The Intertwining Identities of Lion

Lion (2016)

Harrison Forth author picLion opens with sweeping aerial shots of stunning Australian and Indian landscapes. At times, the desert scenery renders the two countries indistinguishable, but more often the disparity could not be more apparent; dense, overpopulated neighbourhoods juxtaposed against spacious, beachside communities. Greig Fraser’s cinematography scrolls over these sceneries with tireless momentum, tracing roads and train tracks. This camerawork is purposeful, mirroring the mindset and actions of the character at the film’s centre and in turn providing depth to its source material.

Lion’s greatest asset is its story, an incredible true account of Saroo Brierley’s life based on his autobiographical book A Long Way Home. As a 5-year-old (played by Sunny Pawar), Saroo was separated from his family in an isolated Indian town and left to fend for himself on the dangerous streets of Calcutta. Eventually adopted by an Australian family and raised in Tasmania, Saroo (played by Dev Patel in his adult years) decided to begin the search for his long-lost biological family using Google Earth – an emerging technology at the time – to retrace his journey back home.

It’s a story that’s naturally inclined to the ‘tearjerker’ class of dramatic filmmaking but a rare example of one that earns its tears with restraint and elegance. Director Garth Davis – best known for his work on the television series Top of the Lake alongside Jane Campion – understands the weight of this asset and aims to present it tastefully with a delicate and sympathetic touch, while screenwriter Luke Davies attempts to eschew any melodramatic undercurrents, regularly allowing the camera to talk on the characters’ behalf.

Davis’ framing is intimate, immersing the audience in Saroo’s state of mind as he wrestles with deep-seated emotional trauma that’s beginning to surface. Saroo’s psyche intermittently jumps between reality in Australia and memories from India until the two become indistinguishable, literally manifesting ghosts of his past. In between his searches, scrolling across India landscapes on Google Earth, he is haunted by visions of his older brother Guddu (Abhishek Bharate), who was the last family Saroo saw before losing them. It’s incapacitating him and Dev Patel does a tremendous job of internalising the anguish through his performance, while Davis materialises it.

There’s a sense of poetic realism in these moments, not exactly a revolutionary technique but effective nonetheless. In doing so, Davis heightens the aesthetic to add complexity, avoiding sensationalism or discernible manipulation. Lion takes its time, investing in emotion that accrues from an understanding of character. There’s some superficiality – Saroo’s hair grows long and unkempt to reflect his emotional state, which is a tad too obvious – but whenever the film feels vaguely manipulative it’s easily forgiven because of this investment.

There’s a tendency to call a film of this calibre ‘Oscar bait’ because of the ‘feel good’ nature and depiction of its true story. While the film is likely to pick up several Oscar nominations, Lion is an Australian co-production from a first-feature filmmaker with clear admiration for Saroo’s story. Never does the film feel like a cheap attempt at awards attention…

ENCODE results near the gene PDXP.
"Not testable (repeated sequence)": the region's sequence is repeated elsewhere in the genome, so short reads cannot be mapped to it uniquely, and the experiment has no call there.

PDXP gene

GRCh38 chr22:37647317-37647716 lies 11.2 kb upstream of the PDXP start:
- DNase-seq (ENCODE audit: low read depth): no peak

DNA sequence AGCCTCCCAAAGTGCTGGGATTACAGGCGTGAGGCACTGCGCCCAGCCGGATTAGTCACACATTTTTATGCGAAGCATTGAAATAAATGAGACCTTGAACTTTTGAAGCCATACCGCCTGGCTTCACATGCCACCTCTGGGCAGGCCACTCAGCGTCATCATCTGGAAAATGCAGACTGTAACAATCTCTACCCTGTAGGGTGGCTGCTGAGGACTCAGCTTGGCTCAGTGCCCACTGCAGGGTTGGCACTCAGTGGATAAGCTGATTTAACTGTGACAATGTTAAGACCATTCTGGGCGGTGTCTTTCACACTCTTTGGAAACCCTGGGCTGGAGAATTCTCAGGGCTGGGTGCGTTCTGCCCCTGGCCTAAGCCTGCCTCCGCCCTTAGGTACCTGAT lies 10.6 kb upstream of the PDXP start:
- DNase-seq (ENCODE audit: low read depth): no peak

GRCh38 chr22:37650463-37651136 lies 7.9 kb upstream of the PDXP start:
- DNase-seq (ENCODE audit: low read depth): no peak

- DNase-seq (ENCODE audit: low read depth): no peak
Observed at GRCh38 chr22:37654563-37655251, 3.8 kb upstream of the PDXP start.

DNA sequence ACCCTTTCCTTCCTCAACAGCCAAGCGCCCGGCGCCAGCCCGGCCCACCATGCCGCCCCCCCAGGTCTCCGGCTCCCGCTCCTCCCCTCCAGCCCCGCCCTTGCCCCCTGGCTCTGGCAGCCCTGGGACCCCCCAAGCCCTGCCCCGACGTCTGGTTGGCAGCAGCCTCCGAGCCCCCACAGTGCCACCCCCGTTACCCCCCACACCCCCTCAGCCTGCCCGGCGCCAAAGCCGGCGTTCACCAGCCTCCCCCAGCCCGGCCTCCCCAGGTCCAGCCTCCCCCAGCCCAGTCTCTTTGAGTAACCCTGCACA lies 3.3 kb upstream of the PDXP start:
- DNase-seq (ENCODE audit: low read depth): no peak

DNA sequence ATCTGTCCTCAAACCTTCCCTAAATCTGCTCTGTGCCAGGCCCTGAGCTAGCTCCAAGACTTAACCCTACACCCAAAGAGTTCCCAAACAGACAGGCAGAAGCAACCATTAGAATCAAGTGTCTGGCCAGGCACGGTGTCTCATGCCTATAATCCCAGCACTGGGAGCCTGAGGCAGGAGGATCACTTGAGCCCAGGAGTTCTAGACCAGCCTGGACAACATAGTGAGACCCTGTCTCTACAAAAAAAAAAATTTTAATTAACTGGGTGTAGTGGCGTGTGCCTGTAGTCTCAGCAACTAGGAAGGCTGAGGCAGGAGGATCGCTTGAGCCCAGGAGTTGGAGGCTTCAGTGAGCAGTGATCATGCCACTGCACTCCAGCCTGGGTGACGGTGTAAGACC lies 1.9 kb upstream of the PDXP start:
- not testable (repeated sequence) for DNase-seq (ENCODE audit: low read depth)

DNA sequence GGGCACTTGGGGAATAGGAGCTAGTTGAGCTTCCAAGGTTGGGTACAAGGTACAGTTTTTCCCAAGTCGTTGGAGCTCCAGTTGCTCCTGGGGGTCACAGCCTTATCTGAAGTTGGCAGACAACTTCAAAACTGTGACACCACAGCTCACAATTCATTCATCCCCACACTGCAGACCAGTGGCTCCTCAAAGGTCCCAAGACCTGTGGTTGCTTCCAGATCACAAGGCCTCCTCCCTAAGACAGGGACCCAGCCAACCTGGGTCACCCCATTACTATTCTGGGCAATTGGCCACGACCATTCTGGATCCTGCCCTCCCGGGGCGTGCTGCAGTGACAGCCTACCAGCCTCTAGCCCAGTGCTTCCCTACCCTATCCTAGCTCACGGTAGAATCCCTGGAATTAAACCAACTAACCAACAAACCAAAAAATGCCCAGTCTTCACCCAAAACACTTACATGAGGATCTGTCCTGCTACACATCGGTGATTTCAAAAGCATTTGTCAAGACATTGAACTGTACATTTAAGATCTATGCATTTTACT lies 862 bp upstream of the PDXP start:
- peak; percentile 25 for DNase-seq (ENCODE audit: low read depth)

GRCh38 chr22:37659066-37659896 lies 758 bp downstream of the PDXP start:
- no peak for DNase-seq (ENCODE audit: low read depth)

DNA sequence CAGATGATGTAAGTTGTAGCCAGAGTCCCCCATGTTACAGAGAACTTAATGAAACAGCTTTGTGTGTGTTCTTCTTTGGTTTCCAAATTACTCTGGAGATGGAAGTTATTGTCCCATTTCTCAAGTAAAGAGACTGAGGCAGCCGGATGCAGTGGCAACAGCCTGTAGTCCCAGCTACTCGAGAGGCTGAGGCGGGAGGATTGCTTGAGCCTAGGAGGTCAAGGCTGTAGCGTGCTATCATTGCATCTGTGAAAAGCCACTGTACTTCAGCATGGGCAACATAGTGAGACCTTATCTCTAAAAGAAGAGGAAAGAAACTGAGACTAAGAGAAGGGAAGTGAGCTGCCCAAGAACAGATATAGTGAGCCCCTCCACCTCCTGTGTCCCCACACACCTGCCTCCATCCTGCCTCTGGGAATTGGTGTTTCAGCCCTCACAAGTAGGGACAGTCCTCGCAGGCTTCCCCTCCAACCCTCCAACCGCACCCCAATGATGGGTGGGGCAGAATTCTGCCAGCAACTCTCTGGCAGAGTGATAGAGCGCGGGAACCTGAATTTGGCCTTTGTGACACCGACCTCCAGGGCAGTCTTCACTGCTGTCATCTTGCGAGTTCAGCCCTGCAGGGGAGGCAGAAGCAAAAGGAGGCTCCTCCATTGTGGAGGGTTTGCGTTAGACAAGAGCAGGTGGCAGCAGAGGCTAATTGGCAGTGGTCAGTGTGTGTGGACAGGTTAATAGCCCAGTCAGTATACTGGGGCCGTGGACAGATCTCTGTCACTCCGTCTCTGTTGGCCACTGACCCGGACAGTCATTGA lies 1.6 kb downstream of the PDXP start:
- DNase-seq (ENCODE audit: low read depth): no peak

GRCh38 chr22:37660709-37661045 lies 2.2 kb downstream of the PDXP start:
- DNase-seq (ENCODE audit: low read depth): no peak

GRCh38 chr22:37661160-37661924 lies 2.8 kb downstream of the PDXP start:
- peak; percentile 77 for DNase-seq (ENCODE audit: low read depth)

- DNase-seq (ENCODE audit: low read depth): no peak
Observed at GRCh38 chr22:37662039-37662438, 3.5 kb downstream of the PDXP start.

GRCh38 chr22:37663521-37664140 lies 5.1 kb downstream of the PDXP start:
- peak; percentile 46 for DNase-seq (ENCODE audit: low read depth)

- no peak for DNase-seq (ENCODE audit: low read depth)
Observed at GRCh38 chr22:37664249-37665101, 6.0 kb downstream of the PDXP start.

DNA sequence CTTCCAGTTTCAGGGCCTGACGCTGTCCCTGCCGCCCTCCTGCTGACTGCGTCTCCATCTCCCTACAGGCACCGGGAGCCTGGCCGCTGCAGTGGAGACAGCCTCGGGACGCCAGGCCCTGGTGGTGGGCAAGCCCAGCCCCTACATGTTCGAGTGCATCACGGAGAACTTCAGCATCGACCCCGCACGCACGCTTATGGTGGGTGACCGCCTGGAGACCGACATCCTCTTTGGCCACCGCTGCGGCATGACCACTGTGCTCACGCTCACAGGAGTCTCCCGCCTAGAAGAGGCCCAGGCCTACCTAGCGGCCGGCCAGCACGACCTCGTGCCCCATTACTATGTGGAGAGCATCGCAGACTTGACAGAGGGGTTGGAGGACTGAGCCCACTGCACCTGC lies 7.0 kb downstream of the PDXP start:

… until a jarring Sia song called “Never Give Up” plays over the credits. It’s an overblown misstep – presumably imposed by the film’s distributors, The Weinstein Company – which somewhat diminishes the gracefulness carefully orchestrated throughout Lion’s runtime. It’s also completely incompatible with the film’s beautiful score, composed by both Hauschka and Dustin O’Halloran. Their coinciding piano and string arrangements complement each other with stirring effect to echo the two intertwining identities of Saroo.

On paper, the presence of ‘Academy Award® winner Nicole Kidman’ probably sets off the ‘Oscar bait’ alarms, but her performance is never overbearing, instead offering a warm and layered portrayal of Saroo’s adoptive mother Sue Brierley. One enlightening character scene in particular is sure to solidify her Oscar nomination in the supporting category and will no doubt resonate with adoptive parents profoundly. ‘Academy Award® nominee Rooney Mara’ also shows up as Saroo’s love interest, but her role doesn’t really amount to much. Dev Patel offers a potent performance as the key player of the second half, though he’s almost upstaged by his younger counterpart Sunny Pawar in the former.

Lion is structured linearly so that the entire first half takes place in India with 5-year-old Saroo. This storytelling choice is in interesting one, especially for a story that would’ve perhaps seemed more inclined to the flashback approach. The first half feels independent from the second, almost like a different film; a tale of a child’s survival, spoken mostly in Hindi. It’s only in the film’s finale that the two halves begin to entwine, with the visions of his past leading adult Saroo home. While this structure supports the film thematically, it creates problems for the film’s pacing as each narrative checkpoint is reached systematically and without momentum. For its audience, there’s little to discover as we observe Saroo grappling with his two selves, which can drag.

The intention here is to create separable narratives – in harmony with the nuances in cinematography and score – that ultimately coalesce to emulate this characterisation. It may not always enhance the film but it’s a commendable manoeuver for a film that might only be heralded for the sentimentality of its story. The difference is, by the time Lion wants you to cry, it’s earned the tears.

3.5 stars

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